Australia’s live-export trade to the feedlots of Indonesia is being boosted by Australian genetics, animal husbandry and technology as our northern neighbour strives for self-sufficiency.
Story By Lara Jensen
At the Juang Jaya feedlot, near Lampung in southern Sumatra, dawn is ushered in by the sound of tractors firing up for the first feed of the day. Soon the tropical air will hang heavy with the sweet smell of tapioca, molasses, copra and fresh corn silage as they flow into concrete feed troughs. While feed carts churn out fodder, Juang Jaya’s Greg Pankhurst closely inspects the latest bovine arrivals – a mob of 340-kilogram steers and heifers from northern Australia that feed contentedly in seemingly endless, uniform lines.
They are among 30,000 cattle across 15 hectares of pens fringed by coconut palms and rice paddies at the $30 million joint Australian and Indonesian Juang Jaya feedlot. The high-density living conditions are a far cry from the cattle’s home turf of vast open paddocks, but they adapt easily and have found their feet on Indonesian soil.
With the aim of achieving optimum daily feed conversion rates and cost of gain, cattle are fed over a 90-day cycle on a byproducts-based diet. They average weight gains of 1.7kg per day before being slaughtered at about 500kg and sold in traditional Indonesian wet markets. Feedlotting is big business in Indonesia and growing at a phenomenal rate – several established Indonesian companies have expanded their feedlot capacity by up to 50 percent over the past three years, illustrating their long-term confidence in the investment.
The company that owns Juang Jaya feedlot – Juang Jaya Abdi Alam – is no exception. This joint venture between Consolidated Pastoral Company (now co-owned by English investment company Terra Firma and Ken Warriner), Greg Pankhurst and his Indonesian partner Dicky Adiwoso has just completed a 15,000-head expansion of feedlots in Lampung and Medan, increasing its total capacity to a whopping 40,000 head per 90-day cycle.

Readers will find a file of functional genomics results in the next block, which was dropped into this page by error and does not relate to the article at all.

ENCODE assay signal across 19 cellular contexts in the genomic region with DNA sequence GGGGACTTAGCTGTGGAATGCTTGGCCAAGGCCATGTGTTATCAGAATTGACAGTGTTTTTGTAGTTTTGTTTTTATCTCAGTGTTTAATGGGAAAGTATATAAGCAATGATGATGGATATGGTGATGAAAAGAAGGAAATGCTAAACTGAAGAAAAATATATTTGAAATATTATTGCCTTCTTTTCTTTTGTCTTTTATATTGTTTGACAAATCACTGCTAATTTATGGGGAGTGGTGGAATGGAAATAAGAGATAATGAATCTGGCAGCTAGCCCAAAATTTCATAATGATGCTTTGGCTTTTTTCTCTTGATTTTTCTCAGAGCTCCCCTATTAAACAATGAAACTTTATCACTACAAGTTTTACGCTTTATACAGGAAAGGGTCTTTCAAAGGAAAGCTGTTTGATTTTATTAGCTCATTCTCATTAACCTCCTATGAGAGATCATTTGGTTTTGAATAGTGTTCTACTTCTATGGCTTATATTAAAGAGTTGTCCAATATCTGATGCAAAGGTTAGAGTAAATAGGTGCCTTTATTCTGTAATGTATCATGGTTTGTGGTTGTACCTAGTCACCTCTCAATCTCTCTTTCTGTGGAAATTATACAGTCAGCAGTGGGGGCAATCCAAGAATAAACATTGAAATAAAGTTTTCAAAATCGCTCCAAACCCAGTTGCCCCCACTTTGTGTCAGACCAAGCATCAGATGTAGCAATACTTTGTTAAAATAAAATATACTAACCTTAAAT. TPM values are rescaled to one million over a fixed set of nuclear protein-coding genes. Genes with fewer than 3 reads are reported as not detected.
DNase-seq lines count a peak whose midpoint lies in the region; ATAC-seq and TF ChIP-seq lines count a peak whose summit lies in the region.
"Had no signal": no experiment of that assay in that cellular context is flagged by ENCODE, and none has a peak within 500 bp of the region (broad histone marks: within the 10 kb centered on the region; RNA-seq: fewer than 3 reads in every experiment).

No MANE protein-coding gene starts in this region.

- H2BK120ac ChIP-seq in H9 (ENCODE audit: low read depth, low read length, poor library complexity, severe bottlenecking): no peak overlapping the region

The live-cattle trade between Australia and Indonesia underpins a supply-chain synergy that has worked well for the past decade. Australian producers are good at breeding big numbers of tropically adapted Bos Indicus cattle, and Indonesian lot-feeders are good at fattening them. In 2009, a record 768,133 head were exported to Indonesia, which was worth $479.5 million to the Australian economy. But that record won’t be beaten this year. Some uncertainty has entered the market since Indonesian authorities began enforcing a 350kg weight limit in an effort to support their local beef business. In the June quarter, trade dropped to 139,083 head, a reduction of 31 percent over the same period in 2009.
But according to Northern Territory Cattlemen’s Association executive director Luke Bowen, Indonesia’s restrictions aren’t the death knell of the industry. “The Indonesian equation for self-sufficiency involves importing Australian feeder cattle and value-adding them, as well as using Australian breeders locally,” he says.
This story excerpt is from Issue #73
Outback Magazine: Oct/Nov 2010